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Re: pterosaur tracks from SVP
From: James R. Cunningham <firstname.lastname@example.org>
To: email@example.com <firstname.lastname@example.org>
Date: Saturday, October 30, 1999 9:29 AM
Subject: Re: pterosaur tracks from SVP
>I think I may have exceeded my quota for the day, so I'm not copying
>this to the list. Inserts follow. You may forward this to the list if
>Larry Febo wrote:
>> >Although I can see bipedalism in the smaller (earlier) pterosaurs, I
>> also have difficulty seeing them as bipeds in their much larger forms.
>> Especially with partially folded wings. Even minor gusts would have
>> made a bipedal stance fairly unstable.<
>> Quite true. Qn's head and neck also stuck out about 17 feet past the
>> shoulders, and the neck would have had to have been held nearly
>> vertical if bipedal (due to limits on the articulation). with the
>> neck about vertical, and the head horizontal, the animal would have
>> been almost 20 feet tall in the bipedal condition, and most unstable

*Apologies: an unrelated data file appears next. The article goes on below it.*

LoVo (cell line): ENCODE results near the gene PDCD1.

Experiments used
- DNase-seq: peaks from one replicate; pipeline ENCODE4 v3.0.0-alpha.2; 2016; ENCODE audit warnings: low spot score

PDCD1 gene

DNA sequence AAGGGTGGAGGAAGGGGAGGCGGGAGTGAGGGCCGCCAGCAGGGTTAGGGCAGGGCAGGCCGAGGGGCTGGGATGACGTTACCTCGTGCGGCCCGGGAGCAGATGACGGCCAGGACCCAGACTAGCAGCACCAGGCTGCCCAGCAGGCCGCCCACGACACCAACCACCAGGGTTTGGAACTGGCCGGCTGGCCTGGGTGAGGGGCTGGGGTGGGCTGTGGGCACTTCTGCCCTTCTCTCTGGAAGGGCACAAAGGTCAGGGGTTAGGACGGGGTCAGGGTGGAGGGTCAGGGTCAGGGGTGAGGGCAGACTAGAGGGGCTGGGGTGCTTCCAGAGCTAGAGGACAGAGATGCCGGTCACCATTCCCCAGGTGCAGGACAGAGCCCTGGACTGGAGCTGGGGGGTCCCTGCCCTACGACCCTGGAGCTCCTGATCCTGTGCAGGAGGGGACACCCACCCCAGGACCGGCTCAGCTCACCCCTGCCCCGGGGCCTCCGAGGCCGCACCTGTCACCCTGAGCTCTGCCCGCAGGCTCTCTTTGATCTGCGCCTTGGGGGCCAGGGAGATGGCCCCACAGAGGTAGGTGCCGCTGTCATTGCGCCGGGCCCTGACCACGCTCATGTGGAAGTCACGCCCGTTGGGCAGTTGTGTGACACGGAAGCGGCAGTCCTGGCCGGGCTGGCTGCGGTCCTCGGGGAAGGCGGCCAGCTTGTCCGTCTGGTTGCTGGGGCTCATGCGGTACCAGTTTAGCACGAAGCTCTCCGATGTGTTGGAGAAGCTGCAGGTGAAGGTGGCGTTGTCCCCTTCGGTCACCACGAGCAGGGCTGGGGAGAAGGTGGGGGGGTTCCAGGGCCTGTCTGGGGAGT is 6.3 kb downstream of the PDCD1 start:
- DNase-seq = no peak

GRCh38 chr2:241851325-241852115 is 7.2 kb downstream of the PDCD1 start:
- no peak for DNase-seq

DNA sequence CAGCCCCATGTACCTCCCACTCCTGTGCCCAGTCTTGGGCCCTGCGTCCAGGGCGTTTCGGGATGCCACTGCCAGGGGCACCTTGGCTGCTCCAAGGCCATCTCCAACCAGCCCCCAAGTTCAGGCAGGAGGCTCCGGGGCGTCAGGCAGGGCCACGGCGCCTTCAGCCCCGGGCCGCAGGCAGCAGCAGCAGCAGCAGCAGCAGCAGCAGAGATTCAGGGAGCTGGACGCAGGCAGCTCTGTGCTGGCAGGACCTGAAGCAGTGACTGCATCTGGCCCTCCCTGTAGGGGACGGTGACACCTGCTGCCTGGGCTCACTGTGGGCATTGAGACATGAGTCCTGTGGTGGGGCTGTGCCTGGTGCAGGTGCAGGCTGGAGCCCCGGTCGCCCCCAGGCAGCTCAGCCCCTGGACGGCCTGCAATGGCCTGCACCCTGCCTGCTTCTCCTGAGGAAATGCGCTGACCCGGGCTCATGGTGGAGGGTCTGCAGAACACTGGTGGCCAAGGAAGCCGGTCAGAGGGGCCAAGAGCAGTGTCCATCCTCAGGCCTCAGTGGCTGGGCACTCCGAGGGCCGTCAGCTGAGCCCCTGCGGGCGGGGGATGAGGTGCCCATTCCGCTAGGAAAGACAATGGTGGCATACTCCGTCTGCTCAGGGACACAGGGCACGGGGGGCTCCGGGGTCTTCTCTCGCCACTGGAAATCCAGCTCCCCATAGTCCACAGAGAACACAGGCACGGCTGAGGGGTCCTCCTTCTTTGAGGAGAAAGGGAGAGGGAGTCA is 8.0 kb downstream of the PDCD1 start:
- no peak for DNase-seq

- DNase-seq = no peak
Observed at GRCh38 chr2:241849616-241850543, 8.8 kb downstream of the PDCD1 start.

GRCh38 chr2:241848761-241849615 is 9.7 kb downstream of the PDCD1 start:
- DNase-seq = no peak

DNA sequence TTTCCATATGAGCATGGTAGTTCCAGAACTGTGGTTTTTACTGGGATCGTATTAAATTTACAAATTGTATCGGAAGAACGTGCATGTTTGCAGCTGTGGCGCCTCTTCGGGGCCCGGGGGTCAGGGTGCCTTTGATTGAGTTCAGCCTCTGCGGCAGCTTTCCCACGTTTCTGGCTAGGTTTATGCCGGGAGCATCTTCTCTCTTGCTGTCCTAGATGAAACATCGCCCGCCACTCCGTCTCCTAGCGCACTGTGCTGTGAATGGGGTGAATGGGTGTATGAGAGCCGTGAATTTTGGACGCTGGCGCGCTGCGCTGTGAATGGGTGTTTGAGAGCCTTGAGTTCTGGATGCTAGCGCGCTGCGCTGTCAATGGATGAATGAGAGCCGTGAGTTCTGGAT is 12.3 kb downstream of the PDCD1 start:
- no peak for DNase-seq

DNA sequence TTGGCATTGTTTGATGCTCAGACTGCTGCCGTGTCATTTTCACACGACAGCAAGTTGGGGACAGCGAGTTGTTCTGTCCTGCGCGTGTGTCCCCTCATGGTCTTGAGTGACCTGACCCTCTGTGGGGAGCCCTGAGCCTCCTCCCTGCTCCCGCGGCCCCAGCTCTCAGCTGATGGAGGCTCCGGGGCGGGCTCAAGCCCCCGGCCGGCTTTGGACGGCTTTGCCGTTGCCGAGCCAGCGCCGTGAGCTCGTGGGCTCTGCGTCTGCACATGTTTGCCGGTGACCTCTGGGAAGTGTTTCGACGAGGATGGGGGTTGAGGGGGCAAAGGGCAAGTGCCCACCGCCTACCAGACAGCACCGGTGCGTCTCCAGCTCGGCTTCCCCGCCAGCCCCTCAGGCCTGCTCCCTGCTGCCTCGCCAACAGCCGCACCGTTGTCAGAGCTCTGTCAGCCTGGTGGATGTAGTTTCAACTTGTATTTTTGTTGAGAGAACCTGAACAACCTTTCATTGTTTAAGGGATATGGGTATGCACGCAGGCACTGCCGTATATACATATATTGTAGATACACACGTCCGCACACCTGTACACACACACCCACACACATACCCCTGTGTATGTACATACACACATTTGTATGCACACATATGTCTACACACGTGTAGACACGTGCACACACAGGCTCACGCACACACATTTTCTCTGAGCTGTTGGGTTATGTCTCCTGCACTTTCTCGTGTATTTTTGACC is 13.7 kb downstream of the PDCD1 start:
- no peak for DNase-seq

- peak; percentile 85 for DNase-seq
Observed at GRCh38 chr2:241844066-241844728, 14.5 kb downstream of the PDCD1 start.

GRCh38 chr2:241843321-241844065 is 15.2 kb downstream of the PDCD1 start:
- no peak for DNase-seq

>> to any upset.
>> >Then again, the relatively long metatarsals don`t seem appropriate
>> for a strictly plantigrade stance either.<
>> In Q, the stance is beautifully plantigrade.
>> >Perhaps they (the larger forms) were capable of both modes, and went
>> digitigrade when sprinting for a takeoff?<
>> My work appears to indicate Q didn't sprint to take off, but did it
>> from a standing start.
>> >In a forward momentum, the apparently overweighted front end would
>> not be a problem.<
>> ??? The front wasn't overweighted. Perhaps I didn't pick up your
I meant everything front of the hip joint seems heavier than everything
rearward in pterodactyloids (minus the long counterbalancing tail). I know
Padian states that the wing bones are deceptively lightweight due to air
spaces , but, there were flight muscles attached that weren`t lightweight
...no? They seem obviously front heavy to me.